{Fireside Fridays} Four Random Things I Like in Fantasy Books

Last month, I read two incredible fantasy series, and I was hit with the I-really-want-to-nay-I-must-talk-about-these-books-but-I-have-no-words-to-do-them-justice-HALP syndrome. Have you ever had that? I don’t think it’s that rare of a disease, at least among bookworms. Anyway, I finally decided that instead of doing a review (I give this book five stars ’cause it was awesome and I really loved it and you should read it … yeeeeah), I’d pinpoint some specific things I liked in each of them and use them as a broader list for what I like in fantasy in general. Sometimes, only one of these series really applies to the point I’m making, so don’t worry if I only mention one.

{The Series}

 

The Foundling’s Tale {Foundling, Lamplighter, Factotum} ~ D. M. Cornish

(also known in some places as The Monster Blood Tattoo series)

don't let the first cover scare you away, by the way ;D

Dickens meets Tolkien. Full of incredible sketches by the author. Includes huge glossaries and appendices and juicy world-building stuff. A massive world (think: Brandon Sanderson) where humans have battled monsters for ages. Enter Rossamund Bookchild, an orphan boy with, unfortunately, a girl’s name.

~ * ~ 

100 Cupboards {100 Cupboards, Dandelion Fire, The Chestnut King} ~ N. D. Wilson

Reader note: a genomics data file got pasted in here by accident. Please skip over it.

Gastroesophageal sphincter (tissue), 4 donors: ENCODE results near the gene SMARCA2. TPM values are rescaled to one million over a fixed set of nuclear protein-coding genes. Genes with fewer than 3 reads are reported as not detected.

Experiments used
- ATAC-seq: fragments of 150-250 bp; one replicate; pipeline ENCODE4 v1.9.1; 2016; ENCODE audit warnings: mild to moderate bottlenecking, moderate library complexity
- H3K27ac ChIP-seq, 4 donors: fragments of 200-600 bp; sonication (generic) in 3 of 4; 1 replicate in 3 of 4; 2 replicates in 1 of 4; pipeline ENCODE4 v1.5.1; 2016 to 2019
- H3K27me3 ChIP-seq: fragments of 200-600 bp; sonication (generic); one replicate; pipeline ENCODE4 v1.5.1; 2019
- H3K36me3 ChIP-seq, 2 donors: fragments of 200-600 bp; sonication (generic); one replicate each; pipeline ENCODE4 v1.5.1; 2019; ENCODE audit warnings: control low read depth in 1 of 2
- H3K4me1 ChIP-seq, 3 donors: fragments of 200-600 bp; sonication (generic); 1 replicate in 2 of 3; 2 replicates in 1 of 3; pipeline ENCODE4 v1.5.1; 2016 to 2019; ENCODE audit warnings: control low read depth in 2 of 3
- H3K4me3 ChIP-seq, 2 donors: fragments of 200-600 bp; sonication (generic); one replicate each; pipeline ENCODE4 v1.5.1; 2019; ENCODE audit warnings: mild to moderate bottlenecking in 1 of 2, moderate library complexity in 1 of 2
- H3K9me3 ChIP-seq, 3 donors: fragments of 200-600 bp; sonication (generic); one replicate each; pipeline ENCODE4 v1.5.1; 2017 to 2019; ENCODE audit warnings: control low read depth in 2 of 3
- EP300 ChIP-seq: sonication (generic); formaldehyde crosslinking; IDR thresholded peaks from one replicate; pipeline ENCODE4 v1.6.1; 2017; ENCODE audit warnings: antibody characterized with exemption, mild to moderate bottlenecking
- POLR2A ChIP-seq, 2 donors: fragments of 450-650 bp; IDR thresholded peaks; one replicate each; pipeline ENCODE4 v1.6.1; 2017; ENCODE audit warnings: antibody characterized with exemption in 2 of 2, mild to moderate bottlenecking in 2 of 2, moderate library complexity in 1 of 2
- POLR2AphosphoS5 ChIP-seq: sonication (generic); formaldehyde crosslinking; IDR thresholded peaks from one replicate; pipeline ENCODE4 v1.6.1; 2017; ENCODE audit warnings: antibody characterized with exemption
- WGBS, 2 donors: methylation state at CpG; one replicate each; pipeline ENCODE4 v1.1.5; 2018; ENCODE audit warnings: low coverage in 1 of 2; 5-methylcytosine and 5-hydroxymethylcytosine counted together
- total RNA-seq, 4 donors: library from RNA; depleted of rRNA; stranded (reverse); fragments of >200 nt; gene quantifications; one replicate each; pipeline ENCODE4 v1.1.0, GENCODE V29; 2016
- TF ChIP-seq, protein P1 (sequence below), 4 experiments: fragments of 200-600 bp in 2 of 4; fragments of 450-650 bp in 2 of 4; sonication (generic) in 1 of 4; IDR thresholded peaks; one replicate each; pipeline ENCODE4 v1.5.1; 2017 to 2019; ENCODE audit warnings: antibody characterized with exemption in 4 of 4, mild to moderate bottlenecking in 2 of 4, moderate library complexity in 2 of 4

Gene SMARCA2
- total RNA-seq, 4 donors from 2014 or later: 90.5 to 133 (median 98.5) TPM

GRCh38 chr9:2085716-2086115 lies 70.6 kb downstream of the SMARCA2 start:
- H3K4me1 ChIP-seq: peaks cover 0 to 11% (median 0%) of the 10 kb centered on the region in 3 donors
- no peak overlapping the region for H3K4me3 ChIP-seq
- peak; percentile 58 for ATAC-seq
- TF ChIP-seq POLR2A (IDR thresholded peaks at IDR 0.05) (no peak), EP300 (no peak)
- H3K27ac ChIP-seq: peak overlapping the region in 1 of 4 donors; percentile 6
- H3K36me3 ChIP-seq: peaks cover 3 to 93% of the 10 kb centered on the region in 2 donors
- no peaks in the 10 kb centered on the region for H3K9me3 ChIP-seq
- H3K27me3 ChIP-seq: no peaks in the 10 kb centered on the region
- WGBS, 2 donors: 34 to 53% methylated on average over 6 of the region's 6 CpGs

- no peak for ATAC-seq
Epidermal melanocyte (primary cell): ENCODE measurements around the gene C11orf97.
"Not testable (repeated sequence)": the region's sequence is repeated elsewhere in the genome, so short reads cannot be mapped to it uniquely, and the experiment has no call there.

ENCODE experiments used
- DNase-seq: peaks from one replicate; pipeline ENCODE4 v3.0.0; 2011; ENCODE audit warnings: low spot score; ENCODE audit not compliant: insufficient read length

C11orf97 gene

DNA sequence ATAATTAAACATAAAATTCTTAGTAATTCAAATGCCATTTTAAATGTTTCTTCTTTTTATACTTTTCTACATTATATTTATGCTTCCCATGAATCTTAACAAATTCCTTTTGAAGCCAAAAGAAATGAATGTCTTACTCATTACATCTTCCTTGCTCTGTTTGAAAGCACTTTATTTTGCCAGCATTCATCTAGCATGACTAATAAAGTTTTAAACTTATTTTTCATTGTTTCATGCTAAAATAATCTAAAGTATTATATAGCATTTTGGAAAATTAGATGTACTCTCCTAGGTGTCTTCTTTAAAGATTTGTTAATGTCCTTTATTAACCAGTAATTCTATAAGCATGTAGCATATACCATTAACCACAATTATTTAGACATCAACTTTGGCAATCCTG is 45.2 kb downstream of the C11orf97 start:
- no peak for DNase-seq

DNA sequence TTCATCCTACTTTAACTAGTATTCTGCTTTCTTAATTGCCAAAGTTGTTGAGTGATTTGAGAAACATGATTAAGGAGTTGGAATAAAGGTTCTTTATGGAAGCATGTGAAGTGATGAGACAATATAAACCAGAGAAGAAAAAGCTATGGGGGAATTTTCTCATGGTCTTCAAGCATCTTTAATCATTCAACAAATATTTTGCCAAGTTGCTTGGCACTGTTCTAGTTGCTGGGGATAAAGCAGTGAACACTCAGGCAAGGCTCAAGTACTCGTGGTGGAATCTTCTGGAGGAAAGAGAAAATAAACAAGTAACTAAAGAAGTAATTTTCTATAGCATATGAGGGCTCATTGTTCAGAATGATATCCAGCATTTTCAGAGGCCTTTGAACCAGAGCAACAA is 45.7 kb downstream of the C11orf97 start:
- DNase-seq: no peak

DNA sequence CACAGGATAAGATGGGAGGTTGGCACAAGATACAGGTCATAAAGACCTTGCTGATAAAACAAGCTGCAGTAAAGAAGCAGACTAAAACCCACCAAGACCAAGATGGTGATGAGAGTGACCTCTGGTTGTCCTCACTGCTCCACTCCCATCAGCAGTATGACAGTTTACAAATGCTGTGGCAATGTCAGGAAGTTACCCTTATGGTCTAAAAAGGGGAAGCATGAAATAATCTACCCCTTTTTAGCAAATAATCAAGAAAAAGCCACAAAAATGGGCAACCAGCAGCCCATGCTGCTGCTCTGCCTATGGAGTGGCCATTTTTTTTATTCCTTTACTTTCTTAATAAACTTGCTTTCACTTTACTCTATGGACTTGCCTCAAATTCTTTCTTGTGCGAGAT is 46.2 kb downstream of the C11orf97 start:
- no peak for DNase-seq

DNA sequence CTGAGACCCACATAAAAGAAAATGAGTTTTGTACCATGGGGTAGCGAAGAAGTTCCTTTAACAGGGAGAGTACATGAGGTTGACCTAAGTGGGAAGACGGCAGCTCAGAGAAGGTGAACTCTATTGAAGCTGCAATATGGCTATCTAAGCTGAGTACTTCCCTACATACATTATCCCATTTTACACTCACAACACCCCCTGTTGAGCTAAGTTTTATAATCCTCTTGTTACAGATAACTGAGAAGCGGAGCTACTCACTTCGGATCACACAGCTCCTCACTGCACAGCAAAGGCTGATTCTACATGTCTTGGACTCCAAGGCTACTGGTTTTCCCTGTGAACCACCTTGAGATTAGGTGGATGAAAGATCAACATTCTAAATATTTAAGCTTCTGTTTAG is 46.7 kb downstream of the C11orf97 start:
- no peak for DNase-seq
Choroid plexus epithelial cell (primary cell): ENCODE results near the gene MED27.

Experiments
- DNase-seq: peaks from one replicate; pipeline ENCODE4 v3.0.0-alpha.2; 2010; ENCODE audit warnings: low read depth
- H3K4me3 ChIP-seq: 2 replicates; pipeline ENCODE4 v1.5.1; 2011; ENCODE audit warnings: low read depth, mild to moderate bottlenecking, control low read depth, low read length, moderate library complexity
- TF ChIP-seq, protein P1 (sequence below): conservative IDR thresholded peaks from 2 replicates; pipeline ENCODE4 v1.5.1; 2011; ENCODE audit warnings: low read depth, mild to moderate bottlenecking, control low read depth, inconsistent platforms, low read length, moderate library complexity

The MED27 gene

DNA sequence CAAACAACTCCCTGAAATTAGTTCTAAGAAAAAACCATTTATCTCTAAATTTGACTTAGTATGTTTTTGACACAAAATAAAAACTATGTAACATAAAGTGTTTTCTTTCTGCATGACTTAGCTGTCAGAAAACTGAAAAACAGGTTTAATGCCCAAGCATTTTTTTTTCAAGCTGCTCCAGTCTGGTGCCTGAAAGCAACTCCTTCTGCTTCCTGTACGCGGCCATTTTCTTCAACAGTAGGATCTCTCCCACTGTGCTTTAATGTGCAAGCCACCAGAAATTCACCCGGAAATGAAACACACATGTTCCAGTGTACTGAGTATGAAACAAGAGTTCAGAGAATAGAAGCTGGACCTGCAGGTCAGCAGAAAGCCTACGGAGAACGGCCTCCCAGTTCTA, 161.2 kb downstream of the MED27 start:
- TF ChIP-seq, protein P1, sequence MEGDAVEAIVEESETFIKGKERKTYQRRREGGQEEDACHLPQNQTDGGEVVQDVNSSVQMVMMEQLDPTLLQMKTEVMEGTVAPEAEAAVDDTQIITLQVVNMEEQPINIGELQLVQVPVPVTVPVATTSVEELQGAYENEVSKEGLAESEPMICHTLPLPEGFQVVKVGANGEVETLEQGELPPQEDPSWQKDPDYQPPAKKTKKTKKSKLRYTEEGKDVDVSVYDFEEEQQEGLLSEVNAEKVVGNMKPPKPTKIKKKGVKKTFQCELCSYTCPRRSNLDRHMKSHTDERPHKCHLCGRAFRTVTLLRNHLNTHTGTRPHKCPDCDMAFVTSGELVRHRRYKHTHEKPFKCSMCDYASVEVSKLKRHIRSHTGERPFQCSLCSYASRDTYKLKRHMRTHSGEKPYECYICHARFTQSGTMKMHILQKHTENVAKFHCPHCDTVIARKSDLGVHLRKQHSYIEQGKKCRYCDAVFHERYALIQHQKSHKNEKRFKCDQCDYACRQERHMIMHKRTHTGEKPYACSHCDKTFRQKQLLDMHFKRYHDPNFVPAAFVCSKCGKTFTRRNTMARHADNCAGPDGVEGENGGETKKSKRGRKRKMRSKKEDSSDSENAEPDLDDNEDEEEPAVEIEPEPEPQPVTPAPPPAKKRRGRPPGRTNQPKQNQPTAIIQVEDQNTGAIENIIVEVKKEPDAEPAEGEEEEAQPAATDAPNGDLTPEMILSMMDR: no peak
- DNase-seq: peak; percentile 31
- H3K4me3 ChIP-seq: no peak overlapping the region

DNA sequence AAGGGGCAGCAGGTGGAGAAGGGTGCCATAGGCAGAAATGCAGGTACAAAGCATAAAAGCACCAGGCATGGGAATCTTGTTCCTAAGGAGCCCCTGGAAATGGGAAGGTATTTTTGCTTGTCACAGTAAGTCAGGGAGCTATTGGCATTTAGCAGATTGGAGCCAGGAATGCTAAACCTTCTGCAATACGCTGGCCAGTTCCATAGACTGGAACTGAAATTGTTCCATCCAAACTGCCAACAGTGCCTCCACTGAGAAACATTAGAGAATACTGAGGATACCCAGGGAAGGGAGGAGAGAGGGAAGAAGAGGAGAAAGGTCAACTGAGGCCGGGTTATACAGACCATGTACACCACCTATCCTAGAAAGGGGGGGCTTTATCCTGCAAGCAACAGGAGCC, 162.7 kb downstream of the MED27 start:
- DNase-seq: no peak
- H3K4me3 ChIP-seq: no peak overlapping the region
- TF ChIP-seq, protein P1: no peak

(gotta wonder what it is with two initials + last name)

100cupboardscovers

Andrew Peterson meets … Rick Riordan? Pretty close. Anyway. Unique, lyrical writing style, sparse yet also poetic. An attic room that is more than it seems (hint: it has one hundred cupboards leading to different worlds). A simple Kansas family that is more than it seems (hint: they live in the house with the attic with the cupboards). A boy, Henry, who—you guessed it—is more than he seems (no hints because spoilers).

~ * ~ 

It is from these trilogies that I discovered:

{Four Random Things I Like in Fantasy Books}

 

1. Simple heroes. 

I’m a little conflicted with this one, because I love a “hero” hero. You know, the dashing, impressive, awe-inspiring type that makes you swoon a little. Think Aragorn or Odysseus. But what about heroes that don’t really seem to be that “cool,” just normal, boring people? In both Wilson and Cornish’s stories, their main protagonists—Rossamund and Henry—begin like that. Of course, you learn later on about their special talents, but they remain simple at heart.

See, some heroes have that attitude of being “burdened with glorious purpose” (not saying Loki’s a hero, but it’s an applicable quote), that sense of dignity, grandeur, even a little haughtiness. Sometimes it’s appropriate—Aragorn’s a king, for heaven’s sake. He’s supposed to act like that. But I appreciate heroes who don’t think of themselves as anything, who are always wondering who they are, how they fit in. Heroes who, even when they find their special powers, still act and feel small. I’m not saying I like wimpy heroes, but ones who realize that they are just one of many special people in a big world.

Both Rossamund and Henry are young, a little insecure, and unaware of anything that makes them unique. Even as they mature and discover more about themselves, they care about simple things, about family and friends, about sparrows and baseball. They don’t want glory or grandeur, fame or acclaim, weighty duties or chances to prove their greatness. All they ultimately want is a home, a cozy, comforting belonging place. Their humble, heart-filled desires are what I’d like to see from more heroes, and less cocky, self-centered individualists.

2. Characters with the same names.